He says the disappearance of small whales likely resulted from the onset of the ice ages, which altered the distribution of available food, caused shallow water habitats to shift or sometimes disappear, and created a need for long-distance migration between polar feeding grounds and equatorial breeding grounds.

“This behaviour—long distance-migration—is still one of the hallmarks of all baleen whales alive today,” notes Professor Fordyce.

See also here. And here.

Penguins and taste, new research


Thuis video is called Funny and cute penguin videos compilation.

From the Australian Broadcasting Corporation:

Poor taste penguins lack umami gene

Rachel Sullivan

Tuesday, 17 February 2015

Penguins can’t appreciate the delicate flavours of the seafood they catch thanks to a lack of taste.

New research published today in Current Biology reveals that penguins don’t have the genes that encode three of the five basic tastes – sweet, bitter, and umami (a savoury flavour), although they are genetically capable of detecting salty and sour tastes.

The study, led by Dr Huabin Zhao from Wuhan University, looked at the recently sequenced genomes of Adelie penguins (Pygoscelis adeliae) and emperor penguins (Aptenodytes forsteri) and 14 other bird species.

They found that while many other birds, such as chickens, finches and Amazon parrots have also lost the ability to taste sweet flavours, unlike penguins they are still able to detect bitter and umami tastes.

“Our results strongly suggest that the umami and bitter tastes were lost in the common ancestor of all penguins, whereas the sweet taste was lost earlier,” explains study co-author Dr Jianzhi Zhang from the University of Michigan.

He says it’s a puzzling finding.

“Penguins eat fish, so you would guess that they need the umami receptor genes, but for some reason they don’t have them.”

Adding to the puzzle is that taste is a powerful indicator of whether a potential food item is good enough to eat.

“In general, a sour taste helps detect spoiled food and bitter taste helps detect toxic food,” Zhang says. “Presumably, penguins cannot use taste to detect toxins … but we don’t know if penguins have other means of detecting toxins.”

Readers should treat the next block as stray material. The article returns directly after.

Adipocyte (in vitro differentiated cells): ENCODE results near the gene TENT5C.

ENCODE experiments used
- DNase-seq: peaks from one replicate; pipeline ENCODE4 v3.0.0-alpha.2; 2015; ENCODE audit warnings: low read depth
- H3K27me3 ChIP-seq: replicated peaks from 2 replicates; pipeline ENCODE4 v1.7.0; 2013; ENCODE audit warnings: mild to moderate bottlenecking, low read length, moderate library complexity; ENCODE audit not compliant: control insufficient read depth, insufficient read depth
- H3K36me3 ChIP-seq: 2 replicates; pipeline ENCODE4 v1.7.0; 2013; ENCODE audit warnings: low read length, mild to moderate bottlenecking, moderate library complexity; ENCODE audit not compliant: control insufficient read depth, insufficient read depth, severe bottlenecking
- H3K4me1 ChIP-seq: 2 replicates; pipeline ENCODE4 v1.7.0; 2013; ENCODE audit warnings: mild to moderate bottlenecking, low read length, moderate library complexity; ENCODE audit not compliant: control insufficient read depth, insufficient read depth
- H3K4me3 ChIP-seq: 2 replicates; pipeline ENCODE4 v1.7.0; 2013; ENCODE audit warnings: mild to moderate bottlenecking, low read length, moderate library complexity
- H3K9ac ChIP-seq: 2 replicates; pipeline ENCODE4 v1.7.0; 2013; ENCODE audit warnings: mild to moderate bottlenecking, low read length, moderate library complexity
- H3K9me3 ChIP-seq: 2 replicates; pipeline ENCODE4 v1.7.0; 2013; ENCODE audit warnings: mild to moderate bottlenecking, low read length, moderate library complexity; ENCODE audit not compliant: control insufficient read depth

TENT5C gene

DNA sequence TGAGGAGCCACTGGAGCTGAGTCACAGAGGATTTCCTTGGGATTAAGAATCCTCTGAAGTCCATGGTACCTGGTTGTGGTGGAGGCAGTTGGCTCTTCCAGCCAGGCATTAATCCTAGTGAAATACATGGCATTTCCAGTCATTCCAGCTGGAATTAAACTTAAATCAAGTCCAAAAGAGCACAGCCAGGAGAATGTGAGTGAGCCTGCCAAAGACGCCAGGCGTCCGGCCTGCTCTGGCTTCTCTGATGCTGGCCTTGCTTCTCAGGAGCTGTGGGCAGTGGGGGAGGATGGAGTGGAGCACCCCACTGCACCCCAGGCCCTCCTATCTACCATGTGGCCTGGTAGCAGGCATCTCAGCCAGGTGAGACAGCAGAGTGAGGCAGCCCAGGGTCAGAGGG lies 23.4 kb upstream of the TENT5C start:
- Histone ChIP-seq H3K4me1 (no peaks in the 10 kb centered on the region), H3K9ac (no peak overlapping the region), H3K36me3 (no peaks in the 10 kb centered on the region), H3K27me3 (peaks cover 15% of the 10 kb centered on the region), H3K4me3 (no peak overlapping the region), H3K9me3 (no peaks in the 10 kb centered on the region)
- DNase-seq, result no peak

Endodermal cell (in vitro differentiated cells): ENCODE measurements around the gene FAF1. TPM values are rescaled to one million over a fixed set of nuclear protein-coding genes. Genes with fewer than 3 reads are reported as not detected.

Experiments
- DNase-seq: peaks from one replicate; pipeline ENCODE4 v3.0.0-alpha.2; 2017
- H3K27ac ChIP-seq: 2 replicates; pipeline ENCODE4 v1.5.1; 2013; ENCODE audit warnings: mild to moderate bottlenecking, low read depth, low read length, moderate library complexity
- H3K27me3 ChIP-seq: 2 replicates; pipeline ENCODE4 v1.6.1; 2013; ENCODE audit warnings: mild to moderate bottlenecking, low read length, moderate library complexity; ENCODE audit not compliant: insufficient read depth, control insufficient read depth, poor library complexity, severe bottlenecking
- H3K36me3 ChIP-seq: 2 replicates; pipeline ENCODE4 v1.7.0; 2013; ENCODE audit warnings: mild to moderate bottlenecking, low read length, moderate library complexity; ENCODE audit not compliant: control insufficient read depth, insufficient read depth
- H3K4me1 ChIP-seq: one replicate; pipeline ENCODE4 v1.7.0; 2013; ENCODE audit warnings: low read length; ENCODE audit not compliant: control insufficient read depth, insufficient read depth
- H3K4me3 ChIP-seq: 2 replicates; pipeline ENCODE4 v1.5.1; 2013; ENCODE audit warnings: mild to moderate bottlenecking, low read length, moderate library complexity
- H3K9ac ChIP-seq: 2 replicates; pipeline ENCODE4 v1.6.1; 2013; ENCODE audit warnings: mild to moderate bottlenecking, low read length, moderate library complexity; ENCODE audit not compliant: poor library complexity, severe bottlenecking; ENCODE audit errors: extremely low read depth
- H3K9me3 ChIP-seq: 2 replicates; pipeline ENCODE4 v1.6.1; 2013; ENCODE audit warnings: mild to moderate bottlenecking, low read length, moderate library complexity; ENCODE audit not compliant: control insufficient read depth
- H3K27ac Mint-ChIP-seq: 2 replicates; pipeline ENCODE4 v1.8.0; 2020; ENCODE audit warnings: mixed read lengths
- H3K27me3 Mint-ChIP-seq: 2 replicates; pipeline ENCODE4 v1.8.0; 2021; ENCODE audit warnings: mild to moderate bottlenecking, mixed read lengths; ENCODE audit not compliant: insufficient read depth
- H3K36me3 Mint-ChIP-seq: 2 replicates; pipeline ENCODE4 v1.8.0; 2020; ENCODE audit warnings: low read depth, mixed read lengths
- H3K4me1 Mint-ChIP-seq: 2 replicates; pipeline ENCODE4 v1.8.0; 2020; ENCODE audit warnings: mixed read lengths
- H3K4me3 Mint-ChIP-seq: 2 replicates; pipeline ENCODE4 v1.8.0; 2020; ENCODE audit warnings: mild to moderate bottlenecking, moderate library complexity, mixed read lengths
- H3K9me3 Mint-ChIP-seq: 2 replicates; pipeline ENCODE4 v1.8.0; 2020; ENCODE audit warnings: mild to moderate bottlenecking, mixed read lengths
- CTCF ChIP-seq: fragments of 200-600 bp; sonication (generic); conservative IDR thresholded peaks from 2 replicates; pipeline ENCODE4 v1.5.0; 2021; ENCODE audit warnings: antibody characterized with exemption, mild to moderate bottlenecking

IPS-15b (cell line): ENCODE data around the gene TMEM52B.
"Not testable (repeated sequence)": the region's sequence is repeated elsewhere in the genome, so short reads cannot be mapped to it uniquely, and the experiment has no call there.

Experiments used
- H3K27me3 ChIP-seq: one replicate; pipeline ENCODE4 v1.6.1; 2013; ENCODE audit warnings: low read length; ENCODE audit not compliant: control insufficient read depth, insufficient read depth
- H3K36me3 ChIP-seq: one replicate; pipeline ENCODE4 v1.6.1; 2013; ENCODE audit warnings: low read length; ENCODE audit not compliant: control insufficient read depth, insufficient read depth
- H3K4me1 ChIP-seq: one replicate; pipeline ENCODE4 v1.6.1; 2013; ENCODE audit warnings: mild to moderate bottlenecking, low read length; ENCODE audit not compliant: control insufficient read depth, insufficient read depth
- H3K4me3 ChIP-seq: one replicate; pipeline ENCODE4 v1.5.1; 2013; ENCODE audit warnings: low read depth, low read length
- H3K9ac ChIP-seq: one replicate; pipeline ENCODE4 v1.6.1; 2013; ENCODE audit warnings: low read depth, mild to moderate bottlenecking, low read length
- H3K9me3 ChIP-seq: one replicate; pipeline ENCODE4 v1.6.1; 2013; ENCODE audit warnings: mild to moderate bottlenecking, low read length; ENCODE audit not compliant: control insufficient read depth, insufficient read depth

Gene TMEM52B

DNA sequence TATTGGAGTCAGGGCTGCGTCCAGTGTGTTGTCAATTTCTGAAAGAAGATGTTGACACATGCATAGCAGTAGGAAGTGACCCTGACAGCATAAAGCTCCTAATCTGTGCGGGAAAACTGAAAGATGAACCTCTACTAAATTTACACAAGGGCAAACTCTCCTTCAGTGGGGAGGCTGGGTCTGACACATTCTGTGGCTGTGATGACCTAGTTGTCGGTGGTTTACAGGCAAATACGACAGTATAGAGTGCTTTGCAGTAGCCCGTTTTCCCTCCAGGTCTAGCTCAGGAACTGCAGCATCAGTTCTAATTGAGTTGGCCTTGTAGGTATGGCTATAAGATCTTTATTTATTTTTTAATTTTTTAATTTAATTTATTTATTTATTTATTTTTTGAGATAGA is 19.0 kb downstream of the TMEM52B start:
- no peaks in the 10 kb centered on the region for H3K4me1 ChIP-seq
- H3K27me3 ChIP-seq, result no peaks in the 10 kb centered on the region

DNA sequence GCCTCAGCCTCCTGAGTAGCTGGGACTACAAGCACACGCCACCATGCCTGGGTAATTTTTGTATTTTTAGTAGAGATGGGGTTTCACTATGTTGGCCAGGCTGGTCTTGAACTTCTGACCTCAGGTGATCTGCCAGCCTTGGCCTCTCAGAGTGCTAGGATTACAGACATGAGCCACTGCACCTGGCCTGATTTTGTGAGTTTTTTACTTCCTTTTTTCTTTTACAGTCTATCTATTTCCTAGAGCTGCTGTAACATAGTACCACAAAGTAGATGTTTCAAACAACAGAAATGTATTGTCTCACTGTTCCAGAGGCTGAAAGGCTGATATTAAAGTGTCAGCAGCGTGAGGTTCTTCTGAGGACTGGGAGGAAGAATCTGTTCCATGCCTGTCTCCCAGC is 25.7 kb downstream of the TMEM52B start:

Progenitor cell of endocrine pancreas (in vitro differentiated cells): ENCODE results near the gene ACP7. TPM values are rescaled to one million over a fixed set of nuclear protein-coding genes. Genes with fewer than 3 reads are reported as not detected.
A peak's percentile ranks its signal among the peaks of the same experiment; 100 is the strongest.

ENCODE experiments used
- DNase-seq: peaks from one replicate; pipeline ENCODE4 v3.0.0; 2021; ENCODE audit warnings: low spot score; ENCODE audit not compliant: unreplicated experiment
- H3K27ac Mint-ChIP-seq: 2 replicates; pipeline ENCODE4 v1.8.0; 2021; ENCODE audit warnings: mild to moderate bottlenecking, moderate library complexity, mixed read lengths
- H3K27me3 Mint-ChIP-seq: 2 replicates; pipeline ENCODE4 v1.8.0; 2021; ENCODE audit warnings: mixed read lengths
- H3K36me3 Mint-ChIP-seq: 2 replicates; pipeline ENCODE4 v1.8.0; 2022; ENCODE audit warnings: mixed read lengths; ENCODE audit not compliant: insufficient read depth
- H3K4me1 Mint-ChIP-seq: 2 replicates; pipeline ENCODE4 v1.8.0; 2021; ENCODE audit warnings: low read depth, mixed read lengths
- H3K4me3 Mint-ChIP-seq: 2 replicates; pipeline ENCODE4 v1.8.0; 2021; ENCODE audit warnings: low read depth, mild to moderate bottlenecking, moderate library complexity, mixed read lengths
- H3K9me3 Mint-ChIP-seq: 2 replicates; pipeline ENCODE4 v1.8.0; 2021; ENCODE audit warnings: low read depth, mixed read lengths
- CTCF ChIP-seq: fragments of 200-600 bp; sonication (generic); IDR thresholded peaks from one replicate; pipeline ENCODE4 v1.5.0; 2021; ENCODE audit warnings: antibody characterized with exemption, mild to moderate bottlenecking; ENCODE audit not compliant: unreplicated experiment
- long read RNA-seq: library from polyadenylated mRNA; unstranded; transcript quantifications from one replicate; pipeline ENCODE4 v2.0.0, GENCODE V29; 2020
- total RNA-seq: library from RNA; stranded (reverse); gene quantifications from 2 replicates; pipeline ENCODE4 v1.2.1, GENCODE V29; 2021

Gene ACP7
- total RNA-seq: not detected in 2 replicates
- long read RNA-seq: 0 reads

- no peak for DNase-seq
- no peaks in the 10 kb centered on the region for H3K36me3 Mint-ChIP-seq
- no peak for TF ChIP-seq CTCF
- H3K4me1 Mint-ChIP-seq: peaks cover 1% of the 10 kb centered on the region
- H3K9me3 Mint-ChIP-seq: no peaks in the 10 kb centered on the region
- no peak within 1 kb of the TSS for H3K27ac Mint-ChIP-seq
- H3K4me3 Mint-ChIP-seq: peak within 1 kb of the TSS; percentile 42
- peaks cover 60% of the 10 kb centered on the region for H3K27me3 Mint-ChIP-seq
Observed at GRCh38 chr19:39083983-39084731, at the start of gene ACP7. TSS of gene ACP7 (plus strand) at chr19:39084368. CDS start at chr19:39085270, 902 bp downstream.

Temperature sensitivity

Zhang says that while the research team doesn’t yet have a definitive answer to why penguins are so lacking in taste, they do have some ideas.

Penguins evolved in the chilly Antarctic, and the taste receptors for sweet, umami and bitter tastes (but not salty or sour tastes) are inactive at lower temperatures. It is likely that since they wouldn’t have worked anyway their loss along the evolutionary pathway would have had minimal impact.

Many species of penguins have since spread out into warmer climates. However, Zhang says “if ancestral penguins had lost the receptor genes for the three tastes while in the Antarctic, the genes and tastes cannot be regained even when some migrated away.”

In addition, anatomical studies have shown that penguin tongues seem to lack taste receptors – even for salty and sour flavours. Instead they are covered in stiff, horny bristles designed to help catch and hold their slippery prey, which they then swallow whole, so they may not have much interest in how their food tastes anyway.

But Zhang says he is not sure that penguins completely lack taste buds pointing to the possibility that they yet might be found in the tissues of the pharanx or elsewhere in the palate.

Sweet exception

Interestingly, in nectar-loving hummingbirds that have also lost the genes encoding sweet receptors, the umami receptor has been repurposed to detect the sweet tastes of the food source they depend on.

Zhang says that a similar repurposing hasn’t happened in penguins.